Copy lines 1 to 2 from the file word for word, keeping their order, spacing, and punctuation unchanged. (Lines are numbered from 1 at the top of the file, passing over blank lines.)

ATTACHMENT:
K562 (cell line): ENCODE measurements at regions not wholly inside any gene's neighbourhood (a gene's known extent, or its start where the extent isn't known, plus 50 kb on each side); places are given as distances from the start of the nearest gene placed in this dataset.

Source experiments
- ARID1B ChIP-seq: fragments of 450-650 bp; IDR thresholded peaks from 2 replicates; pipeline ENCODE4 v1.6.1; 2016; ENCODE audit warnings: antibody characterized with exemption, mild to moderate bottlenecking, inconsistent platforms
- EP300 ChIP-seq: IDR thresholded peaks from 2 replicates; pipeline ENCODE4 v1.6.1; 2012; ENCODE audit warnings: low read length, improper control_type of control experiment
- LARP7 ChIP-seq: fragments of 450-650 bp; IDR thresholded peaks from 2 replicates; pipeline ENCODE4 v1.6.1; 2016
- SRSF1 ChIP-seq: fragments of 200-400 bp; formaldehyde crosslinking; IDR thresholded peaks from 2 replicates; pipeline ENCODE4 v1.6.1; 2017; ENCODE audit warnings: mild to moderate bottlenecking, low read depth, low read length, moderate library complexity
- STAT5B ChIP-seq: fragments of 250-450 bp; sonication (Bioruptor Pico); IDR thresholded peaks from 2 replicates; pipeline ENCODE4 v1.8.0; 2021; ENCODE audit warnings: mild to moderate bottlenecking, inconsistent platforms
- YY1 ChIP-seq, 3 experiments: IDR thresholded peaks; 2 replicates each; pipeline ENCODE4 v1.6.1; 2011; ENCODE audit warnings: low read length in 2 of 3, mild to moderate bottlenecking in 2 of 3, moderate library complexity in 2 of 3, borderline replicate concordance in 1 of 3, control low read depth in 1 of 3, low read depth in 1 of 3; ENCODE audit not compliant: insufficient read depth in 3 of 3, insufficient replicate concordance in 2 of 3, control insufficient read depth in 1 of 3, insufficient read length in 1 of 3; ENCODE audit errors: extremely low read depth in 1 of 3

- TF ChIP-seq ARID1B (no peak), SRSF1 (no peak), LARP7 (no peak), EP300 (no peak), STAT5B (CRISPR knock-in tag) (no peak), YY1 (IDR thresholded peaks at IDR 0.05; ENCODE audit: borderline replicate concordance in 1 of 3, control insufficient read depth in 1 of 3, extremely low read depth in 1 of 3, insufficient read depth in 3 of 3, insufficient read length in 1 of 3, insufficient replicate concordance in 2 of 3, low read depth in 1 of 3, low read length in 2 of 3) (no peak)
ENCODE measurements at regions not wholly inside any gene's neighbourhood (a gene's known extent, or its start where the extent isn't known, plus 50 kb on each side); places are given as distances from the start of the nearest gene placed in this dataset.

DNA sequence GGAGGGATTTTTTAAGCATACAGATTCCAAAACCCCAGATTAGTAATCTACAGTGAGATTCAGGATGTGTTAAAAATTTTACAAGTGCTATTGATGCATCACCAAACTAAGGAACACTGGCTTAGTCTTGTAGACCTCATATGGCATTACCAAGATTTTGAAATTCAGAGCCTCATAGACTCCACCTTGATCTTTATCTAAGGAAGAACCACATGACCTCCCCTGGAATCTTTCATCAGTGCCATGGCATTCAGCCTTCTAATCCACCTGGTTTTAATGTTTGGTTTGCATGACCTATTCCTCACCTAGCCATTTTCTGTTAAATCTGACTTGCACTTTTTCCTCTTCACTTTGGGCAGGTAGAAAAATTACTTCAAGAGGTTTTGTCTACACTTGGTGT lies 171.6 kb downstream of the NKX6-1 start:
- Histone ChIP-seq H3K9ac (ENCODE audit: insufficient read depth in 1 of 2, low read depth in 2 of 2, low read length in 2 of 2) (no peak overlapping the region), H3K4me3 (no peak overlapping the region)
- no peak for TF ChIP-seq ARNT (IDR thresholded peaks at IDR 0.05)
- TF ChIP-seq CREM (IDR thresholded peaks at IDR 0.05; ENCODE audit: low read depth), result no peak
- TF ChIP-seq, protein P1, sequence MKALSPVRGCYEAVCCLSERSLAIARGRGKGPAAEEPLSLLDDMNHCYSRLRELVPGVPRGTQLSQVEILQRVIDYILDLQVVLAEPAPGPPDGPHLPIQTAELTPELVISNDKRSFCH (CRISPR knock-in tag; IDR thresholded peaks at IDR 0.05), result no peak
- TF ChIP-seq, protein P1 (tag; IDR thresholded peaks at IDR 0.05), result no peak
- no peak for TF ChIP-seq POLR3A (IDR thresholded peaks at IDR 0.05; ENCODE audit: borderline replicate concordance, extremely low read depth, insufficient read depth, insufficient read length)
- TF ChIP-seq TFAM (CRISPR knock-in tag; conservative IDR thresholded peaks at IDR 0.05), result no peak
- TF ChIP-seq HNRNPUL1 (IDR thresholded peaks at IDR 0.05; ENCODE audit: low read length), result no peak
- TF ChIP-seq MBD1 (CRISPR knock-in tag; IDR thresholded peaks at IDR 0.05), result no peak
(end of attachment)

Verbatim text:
K562 (cell line): ENCODE measurements at regions not wholly inside any gene's neighbourhood (a gene's known extent, or its start where the extent isn't known, plus 50 kb on each side); places are given as distances from the start of the nearest gene placed in this dataset.

Source experiments